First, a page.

Additionally, we often have a multidisciplinary approach. Your coach can use speech therapy ideas, classical singing, acting, Alexander Technique, and even exercise science to build an effective plan.


    While we use objective measurements of the voice for voice training, we also have success using subjective markers. We as voice coaches use these, which include:

  1. Pitch: how high or low a voice is understood to be. You can likely describe or understand pitch easier than frequency.
  2. Resonance: the quality of a voice. You’ll learn that this is how we hear, and how we understand harmonics. Voices can be dark or bright, or booming or steely. You can feel resonance in different parts of the body. For example, you’ll feel it in the chest for a masculine voice, and more in the cheeks for a feminine voice. This allows clients to discover feelings that they can easily replicate to achieve their desired sound.
  3. Pitch fluctuations: how much a voice’s pitch changes as it speaks or sings. You will learn a more sing song pattern for a feminine voice, or monotone for a masculine voice.

    It is also more common for a vocal coach to be transgender themselves. Among us, about half of our staff is transgender, which allows our clients and coworkers to benefit from lived experience. This can include understanding common struggles, knowing how a certain voice quality feels, or even just feeling like your coach is relatable.


    If you are looking to use insurance for voice training, then a voice coach may not be your best choice. You will most likely not find a voice coach that can accept insurance. However, you will also notice that out of pocket cost for a session with a vocal coach is often much cheaper. Personally, we offer discounts for clients that struggle to afford sessions, as well as group lessons – our hope is to work with as many people as we can.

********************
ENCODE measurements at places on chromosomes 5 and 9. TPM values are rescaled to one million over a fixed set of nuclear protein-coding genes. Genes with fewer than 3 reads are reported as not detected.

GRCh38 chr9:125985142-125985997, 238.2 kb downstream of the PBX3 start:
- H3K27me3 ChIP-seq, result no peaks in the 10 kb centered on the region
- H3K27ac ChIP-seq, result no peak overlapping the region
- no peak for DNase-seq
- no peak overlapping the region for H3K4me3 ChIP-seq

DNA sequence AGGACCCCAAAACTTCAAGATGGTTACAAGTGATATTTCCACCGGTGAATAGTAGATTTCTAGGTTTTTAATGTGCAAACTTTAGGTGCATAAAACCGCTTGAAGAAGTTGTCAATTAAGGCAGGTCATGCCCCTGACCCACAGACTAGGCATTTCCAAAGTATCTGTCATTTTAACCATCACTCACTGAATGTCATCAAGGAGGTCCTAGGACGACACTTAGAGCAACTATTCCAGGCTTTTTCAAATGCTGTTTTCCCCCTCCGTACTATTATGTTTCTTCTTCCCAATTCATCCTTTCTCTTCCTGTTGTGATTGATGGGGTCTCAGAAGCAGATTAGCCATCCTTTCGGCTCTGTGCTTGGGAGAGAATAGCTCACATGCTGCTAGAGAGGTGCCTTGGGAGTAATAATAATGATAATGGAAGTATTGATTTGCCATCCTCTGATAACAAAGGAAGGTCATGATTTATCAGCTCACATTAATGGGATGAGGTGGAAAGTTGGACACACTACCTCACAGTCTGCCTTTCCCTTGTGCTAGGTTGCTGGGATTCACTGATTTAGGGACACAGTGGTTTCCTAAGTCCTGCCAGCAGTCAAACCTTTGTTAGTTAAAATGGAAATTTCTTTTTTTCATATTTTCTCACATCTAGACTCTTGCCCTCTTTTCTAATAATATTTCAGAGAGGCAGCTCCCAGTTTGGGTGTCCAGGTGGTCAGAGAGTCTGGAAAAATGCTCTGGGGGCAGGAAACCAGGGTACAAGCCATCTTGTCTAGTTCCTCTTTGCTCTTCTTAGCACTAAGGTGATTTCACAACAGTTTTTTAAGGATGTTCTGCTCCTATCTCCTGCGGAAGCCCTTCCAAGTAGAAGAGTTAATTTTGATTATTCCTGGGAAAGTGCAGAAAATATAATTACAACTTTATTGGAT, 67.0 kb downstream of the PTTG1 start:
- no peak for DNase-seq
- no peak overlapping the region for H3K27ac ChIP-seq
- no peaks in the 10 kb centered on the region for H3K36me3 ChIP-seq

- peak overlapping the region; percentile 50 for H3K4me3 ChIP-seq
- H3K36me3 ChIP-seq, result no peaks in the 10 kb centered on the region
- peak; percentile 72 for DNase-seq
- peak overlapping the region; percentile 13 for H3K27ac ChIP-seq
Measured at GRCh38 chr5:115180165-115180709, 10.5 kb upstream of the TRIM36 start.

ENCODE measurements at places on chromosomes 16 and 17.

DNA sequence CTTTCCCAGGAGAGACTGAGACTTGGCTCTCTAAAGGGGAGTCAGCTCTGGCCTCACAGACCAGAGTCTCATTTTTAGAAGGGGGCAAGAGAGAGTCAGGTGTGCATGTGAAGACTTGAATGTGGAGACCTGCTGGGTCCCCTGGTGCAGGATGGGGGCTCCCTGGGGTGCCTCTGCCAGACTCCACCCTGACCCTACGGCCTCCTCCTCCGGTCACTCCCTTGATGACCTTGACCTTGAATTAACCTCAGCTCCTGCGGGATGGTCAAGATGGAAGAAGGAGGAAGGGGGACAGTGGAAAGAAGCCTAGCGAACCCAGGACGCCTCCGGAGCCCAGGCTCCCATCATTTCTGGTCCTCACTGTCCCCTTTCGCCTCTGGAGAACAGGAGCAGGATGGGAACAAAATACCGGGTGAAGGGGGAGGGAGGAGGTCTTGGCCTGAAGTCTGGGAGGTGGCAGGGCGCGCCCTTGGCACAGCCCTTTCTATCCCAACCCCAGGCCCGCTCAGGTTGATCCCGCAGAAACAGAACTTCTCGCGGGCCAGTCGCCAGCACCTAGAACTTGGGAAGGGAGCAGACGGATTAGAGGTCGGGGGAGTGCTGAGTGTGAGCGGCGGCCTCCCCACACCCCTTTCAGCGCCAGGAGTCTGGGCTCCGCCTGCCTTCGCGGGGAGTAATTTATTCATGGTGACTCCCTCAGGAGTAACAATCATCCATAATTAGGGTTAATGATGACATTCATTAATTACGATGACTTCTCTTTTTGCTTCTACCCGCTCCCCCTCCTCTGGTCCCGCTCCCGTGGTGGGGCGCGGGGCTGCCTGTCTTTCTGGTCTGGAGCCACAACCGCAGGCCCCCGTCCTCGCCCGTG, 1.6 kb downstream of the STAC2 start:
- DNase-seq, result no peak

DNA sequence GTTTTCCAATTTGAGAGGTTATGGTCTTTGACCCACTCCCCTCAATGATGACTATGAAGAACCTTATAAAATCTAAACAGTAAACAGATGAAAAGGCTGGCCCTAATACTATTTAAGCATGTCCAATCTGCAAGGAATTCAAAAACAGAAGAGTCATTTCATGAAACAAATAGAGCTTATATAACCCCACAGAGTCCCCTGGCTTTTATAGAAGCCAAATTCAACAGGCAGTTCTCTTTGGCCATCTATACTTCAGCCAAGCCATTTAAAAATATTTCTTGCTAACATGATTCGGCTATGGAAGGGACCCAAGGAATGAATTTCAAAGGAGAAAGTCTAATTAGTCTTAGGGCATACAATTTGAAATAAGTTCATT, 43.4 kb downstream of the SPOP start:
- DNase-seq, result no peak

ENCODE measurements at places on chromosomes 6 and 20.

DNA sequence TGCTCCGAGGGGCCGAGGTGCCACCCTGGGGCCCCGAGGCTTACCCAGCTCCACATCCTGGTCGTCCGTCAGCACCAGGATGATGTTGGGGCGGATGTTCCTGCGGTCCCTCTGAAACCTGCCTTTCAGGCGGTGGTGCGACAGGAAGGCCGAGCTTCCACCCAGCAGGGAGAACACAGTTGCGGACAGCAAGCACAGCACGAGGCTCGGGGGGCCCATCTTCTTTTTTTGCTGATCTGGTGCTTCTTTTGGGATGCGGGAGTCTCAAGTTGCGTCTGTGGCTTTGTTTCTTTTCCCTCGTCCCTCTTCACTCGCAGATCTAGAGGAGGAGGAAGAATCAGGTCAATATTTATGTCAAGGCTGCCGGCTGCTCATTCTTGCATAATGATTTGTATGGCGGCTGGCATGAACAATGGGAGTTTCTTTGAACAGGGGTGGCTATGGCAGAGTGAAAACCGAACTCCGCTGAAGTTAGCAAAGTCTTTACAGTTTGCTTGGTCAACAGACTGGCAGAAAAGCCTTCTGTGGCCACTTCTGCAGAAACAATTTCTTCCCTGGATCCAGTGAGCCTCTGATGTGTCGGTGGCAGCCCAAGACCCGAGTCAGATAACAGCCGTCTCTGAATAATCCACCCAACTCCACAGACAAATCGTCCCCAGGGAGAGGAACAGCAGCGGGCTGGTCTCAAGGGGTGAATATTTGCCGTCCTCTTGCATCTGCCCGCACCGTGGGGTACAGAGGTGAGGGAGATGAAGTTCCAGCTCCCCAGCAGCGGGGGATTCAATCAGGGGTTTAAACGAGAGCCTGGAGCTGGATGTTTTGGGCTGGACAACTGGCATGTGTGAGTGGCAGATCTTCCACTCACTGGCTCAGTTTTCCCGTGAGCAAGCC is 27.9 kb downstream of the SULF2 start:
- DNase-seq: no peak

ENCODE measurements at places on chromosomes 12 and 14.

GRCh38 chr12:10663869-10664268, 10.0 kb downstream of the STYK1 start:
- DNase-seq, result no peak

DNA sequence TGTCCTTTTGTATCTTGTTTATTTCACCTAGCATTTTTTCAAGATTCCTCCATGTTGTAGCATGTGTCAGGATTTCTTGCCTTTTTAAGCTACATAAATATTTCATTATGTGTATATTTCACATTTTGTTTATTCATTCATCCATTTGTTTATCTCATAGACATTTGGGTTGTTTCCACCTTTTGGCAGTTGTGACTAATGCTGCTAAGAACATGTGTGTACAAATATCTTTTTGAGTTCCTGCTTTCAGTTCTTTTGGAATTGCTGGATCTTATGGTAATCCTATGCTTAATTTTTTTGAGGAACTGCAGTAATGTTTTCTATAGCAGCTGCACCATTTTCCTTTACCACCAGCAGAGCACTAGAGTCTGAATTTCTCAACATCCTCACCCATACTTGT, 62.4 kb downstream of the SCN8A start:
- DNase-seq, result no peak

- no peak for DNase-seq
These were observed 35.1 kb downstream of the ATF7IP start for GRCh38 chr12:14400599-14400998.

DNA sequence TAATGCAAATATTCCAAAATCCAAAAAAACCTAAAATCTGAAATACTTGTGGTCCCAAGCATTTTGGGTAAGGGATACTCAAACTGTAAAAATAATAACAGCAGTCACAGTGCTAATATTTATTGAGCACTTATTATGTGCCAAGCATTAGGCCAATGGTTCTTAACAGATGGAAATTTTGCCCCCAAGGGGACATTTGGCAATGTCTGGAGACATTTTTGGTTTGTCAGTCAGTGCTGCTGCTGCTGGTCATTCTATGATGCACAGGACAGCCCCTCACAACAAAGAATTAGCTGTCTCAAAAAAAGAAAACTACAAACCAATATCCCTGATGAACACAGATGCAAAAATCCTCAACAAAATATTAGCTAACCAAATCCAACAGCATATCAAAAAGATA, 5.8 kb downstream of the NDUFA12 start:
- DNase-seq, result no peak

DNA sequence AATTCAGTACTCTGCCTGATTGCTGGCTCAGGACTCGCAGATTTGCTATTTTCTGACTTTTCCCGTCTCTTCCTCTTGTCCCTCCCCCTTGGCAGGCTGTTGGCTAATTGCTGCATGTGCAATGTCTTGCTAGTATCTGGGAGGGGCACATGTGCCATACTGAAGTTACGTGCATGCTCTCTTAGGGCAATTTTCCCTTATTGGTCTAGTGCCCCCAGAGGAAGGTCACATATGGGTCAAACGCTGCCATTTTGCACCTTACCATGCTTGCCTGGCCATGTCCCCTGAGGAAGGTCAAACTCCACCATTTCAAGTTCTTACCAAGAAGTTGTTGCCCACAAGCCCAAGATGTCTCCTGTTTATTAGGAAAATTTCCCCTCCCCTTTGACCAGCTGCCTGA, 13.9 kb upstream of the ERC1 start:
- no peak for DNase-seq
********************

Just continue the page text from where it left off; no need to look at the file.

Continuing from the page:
Lastly, we cannot treat any medical conditions related to the voice. Whether it’s voice disorders, vocal damage, or other health problems, you will have to see a medical professional.

trans voice therapy

To Recap

While both of these approaches may be used for transgender voice feminization, masculinization, or androgynous voice, the means by which the client’s goals are achieved will differ. This is largely influenced by the background and training of the professional.

A speech language pathologist may work more on helping the client with fine motor skills to adjust the vocal tract and use objective measurement and medical knowledge to alter a client’s voice quality. They will sometimes have a much broader understanding of speech acoustics.

Voice coaches and teachers will most likely work on these techniques. However, we will mostly help the student explore their voice range in a musical way to reach their full potential. We still then have the ability to use other disciplines, and change our strategy as needed. There may be some overlaps, and some speech therapists may use something called melodic intonation therapy. Instructors will mainly address the subjective markers of someone’s voice, and change these elements to make it sound more feminine, androgynous, or masculine.

Bottom Line

Since transgender voice training tends to be less expensive, we hope that you will consider that first. Should you want greater results or need treatment for a voice disorder, you can always go for speech therapy. If you connect with a certain approach better, that will also affect your progress.

Should you wish to try voice training with a coach, you can book a lesson with us by clicking the button below!